My third Melville-flick in a month or so and probably the poorest one for me so far. It was his last film, with a typical style of his. Slick, cool music and it sticks to the book of film noire. The story is all right but nothing extraordinary as we kick start it with a robbery. It does not go that well, but the three robbers do get some cash. Alain Delon, the star of Melville's "Le Samourai" - which I have not seen yet, is the detective here. He's having an affair with Simon's girlfriend, a restuarant owner - and, you guessed it, he is also one of the three robbers. This cat and mouse game is sweet, at times smart but never totally rewarding. There is to many moments of silence, the lack of dialogue is making it a bit stripped down or even spontaneous. Sure, it's cool, especially in the 15-20 minutes long train robbery scene. It looks very fake, but also very serious and with great detail and planning. 7 out of 10 van Gogh's.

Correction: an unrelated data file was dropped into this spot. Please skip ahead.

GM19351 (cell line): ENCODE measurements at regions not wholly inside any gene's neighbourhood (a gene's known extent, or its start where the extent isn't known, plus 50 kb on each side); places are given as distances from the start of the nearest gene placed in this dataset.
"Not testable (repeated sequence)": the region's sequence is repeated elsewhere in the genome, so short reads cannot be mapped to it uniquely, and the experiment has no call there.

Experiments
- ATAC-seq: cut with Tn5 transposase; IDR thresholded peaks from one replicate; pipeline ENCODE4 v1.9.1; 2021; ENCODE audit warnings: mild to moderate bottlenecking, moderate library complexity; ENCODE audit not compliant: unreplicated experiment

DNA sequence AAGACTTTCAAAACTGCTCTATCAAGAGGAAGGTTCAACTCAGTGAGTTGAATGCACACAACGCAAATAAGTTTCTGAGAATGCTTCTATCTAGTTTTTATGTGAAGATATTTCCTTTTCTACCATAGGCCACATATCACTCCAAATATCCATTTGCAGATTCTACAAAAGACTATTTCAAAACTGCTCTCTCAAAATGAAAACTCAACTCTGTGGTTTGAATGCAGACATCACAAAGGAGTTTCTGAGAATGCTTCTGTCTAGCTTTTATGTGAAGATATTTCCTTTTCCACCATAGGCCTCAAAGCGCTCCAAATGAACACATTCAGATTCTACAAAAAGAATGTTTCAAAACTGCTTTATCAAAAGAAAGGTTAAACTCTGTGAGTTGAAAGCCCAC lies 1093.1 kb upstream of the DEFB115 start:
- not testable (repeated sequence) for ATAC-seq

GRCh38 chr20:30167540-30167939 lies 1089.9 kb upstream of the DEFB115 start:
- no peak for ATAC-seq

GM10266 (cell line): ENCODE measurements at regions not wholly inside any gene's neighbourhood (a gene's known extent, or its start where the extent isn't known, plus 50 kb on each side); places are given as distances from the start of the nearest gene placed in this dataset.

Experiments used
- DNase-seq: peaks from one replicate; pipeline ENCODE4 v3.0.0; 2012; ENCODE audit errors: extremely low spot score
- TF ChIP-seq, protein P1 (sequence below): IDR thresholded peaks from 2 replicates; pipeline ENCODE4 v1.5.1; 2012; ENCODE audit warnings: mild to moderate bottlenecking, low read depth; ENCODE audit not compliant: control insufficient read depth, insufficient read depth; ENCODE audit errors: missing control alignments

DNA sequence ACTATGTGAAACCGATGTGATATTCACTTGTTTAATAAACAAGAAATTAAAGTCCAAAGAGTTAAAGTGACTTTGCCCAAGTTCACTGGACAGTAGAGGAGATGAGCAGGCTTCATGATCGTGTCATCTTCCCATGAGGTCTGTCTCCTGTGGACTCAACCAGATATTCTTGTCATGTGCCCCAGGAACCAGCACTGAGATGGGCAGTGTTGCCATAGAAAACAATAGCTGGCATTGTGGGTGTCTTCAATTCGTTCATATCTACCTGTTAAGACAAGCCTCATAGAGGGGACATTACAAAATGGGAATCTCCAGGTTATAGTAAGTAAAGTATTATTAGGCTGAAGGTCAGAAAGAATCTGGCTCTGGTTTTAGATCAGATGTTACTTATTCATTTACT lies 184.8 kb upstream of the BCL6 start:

• Aug 11, 2017

    This is among Melville's more ambitious projects, and certainly the cleanest as far as editing goes. It's well directed as usual, but Delon sleepwalks and Deneuve is only on screen for like 11 seconds. But all I could think about after this movie is how hilariously bad the matte paintings and miniatures are; I swear Jean-Pierre Melville went to the Christmas store and bought himself a toy train and a Matchbox helicopter for one of the scenes. I guess you just gotta enjoy it, because what's good is really good.